News in brief: Temporary PBS listings for RA and JIA medications; AMA ‘secession’ move slammed; Doctors eligible for COVID-19 boosters


Temporary PBS listings for RA and JIA medications

To help patients switching from tocilizumab during the period of shortages, the PBS has made temporary listing changes to allow prescribers to request up to 24 weeks of alternative treatments for severe inflammatory arthritis

The health department says the changes will provide prescribers and patients with increased time to demonstrate response to the new therapy, and will also avoid inaccurate recording of the switch from tocilizumab as a treatment failure.

The new temporary listings have been applied to medicines currently PBS listed for the treatment of severe active rheumatoid arthritis (abatacept, adalimumab, baricitinib, certolizumab, etanercept, golimumab, infliximab, rituximab, tofacitinib, and upadacitinib) and for the treatment of severe active juvenile idiopathic arthritis (adalimumab and etanercept).

The listings, which cover initial treatment and first continuing treatment , will be in place from 1 November 2021 until the shortage of tocilizumab has been resolved.

“Once the shortage has resolved, prescribers will be able to transfer their patients back to therapy with tocilizumab should they choose to do so,” the TGA advises.

“Temporary listings are planned that will enable patients to transfer back to tocilizumab, that avoid inaccurate categorisation and recording of the switch back to tocilizumab from alternative treatment, as a treatment failure with Services Australia.”

There are no alternative bDMARDs listed on the PBS for the treatment of systemic JIA or GCA, and so prescribers are advised check the TGA website for advice on conservation of stock of tocilizumab for these patients.


AMA ‘secession’ move slammed

A move by AMA Victoria to offer cheaper ‘Associate’ membership that does not include membership of the Federal AMA has been condemned by some senior figures as effectively seceding from the national medical union.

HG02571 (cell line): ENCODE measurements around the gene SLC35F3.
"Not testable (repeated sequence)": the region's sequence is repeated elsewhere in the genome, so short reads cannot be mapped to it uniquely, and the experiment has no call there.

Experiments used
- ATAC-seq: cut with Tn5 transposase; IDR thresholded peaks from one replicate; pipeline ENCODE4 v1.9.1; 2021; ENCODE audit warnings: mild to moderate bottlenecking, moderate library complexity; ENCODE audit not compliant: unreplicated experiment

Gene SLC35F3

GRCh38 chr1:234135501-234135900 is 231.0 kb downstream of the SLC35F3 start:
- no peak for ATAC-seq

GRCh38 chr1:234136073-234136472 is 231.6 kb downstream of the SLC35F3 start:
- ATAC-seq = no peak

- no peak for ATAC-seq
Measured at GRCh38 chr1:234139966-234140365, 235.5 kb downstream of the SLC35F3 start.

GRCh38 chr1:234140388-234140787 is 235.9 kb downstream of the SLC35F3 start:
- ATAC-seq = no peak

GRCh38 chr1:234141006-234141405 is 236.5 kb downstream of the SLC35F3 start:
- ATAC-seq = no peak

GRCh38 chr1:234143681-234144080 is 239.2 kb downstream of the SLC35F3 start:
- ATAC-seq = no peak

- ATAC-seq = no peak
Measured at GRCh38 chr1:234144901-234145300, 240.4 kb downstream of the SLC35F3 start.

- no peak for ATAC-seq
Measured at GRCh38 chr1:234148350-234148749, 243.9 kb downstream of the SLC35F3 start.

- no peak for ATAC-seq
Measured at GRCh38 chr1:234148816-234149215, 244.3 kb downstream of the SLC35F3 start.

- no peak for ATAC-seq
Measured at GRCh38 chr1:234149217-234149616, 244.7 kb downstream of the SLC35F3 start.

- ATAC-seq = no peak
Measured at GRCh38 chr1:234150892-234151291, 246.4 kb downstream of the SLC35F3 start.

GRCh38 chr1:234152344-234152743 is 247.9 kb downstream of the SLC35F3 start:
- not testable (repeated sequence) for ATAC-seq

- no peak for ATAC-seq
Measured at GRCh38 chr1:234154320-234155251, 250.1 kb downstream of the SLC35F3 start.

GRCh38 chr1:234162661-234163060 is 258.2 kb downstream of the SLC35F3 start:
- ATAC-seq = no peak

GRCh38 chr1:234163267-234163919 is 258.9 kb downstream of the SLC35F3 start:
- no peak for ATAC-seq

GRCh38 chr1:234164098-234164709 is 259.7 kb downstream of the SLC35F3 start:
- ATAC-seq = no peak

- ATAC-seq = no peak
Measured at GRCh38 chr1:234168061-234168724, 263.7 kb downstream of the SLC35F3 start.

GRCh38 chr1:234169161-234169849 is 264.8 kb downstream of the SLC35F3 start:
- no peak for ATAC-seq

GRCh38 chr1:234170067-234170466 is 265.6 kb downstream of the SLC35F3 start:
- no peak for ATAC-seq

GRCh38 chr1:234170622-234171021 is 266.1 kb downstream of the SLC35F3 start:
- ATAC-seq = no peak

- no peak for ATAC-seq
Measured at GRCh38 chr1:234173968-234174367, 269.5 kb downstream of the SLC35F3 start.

The state branch is offering a ‘low cost membership option’ that is 40% cheaper than the full annual membership rates of $1582, and which provides the benefits and services of the AMA Victoria branch.

AMA Victoria told the ABC it had simply created an “additional membership category which offers doctors more choice, flexibility and pricing transparency”.


However Dr Stephen Parnis, a former AMA Victoria President and Vice President of the Federal AMA said the move would undermine the authority of the Federal AMA and also irreparably diminish the resources and policy strength of the AMA at state level

The move was also opposed by Federal AMA president Dr Omar Khorshid, who urged doctors to maintain their full membership while the Federal body sought to resolve its issues with the Victorian arm.


ATAGI advises COVID-19 boosters for doctors

Doctors and other healthcare staff at increased occupational risk of COVID-19 are among the high priority groups to receive booster doses of COVID-19 vaccine, according to new recommendations from the Australian Technical Advisory Group on Immunisation (ATAGI).

In advice released on 27 October, ATAGI said an additional vaccine dose after the primary vaccine course was warranted for people with risk factors for severe COVID-19 and/or those at increased occupational risk of COVID-19.

For people at increased occupational risk of COVID-19, ATAGI states that a booster dose is expected to reduce their likelihood of SARS-CoV-2 infection and associated occupation-related impacts, “acknowledging that infection will be mostly mild in these individuals due to prior vaccination and younger age. Booster doses may also reduce the potential for infected individuals to transmit SARS-CoV-2, although evidence for this is currently limited.”

“To facilitate implementation of the national COVID-19 vaccine booster program, ATAGI supports the use of a single booster dose for those who completed their primary COVID-19 vaccine course ≥6 months ago. This will initially include, but not be limited to, the groups above who were prioritised in the rollout of the vaccine program from early 2021,” it said

Pfizer (Comirnaty) vaccine is recommended as a single booster dose, irrespective of the primary COVID-19 vaccine used. Although not preferred, AstraZeneca (Vaxzevria) can also be used as a booster dose for people who received it for their first two doses, and also for people who had a significant adverse reaction after a previous mRNA vaccine dose.

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